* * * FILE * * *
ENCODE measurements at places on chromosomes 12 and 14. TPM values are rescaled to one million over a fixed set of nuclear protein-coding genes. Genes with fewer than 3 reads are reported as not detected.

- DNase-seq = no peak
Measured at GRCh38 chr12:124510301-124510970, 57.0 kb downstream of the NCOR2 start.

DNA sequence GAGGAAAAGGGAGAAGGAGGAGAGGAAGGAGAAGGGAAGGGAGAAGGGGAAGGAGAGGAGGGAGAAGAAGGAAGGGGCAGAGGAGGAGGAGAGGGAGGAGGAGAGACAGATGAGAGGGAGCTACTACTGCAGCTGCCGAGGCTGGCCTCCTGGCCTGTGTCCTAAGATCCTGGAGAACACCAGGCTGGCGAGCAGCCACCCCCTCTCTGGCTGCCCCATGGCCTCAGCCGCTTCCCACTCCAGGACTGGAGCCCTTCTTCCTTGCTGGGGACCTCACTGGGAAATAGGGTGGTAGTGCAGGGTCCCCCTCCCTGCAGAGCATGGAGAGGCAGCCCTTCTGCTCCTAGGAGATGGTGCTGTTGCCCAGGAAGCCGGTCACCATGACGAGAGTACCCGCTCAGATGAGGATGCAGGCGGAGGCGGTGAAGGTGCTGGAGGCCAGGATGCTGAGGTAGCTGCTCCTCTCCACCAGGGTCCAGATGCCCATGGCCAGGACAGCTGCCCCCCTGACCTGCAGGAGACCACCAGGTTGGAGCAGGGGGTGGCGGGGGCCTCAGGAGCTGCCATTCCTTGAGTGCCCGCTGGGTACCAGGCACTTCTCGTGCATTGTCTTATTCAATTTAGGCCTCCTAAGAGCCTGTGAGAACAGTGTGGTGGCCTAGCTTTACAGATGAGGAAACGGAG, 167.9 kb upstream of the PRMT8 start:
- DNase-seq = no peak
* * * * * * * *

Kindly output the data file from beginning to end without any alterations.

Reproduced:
ENCODE measurements at places on chromosomes 12 and 14. TPM values are rescaled to one million over a fixed set of nuclear protein-coding genes. Genes with fewer than 3 reads are reported as not detected.

- DNase-seq = no peak
Measured at GRCh38 chr12:124510301-124510970, 57.0 kb downstream of the NCOR2 start.

DNA sequence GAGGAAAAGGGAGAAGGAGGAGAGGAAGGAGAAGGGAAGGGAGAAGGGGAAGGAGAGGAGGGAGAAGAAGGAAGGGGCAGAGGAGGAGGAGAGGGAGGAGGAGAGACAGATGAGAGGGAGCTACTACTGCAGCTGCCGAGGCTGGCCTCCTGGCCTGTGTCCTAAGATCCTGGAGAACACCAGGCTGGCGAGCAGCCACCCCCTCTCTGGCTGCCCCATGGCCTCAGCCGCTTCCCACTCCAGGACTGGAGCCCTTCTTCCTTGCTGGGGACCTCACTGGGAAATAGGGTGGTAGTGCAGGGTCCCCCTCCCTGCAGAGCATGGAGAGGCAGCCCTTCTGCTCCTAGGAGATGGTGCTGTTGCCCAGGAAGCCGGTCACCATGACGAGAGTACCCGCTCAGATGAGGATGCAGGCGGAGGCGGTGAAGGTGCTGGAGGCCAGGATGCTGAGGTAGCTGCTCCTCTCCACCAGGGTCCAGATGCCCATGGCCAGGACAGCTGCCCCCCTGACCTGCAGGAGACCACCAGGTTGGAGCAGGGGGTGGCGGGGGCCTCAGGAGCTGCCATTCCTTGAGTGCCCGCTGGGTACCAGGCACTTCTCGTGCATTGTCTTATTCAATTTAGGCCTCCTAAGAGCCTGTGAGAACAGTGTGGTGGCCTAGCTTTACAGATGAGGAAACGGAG, 167.9 kb upstream of the PRMT8 start:
- DNase-seq = no peak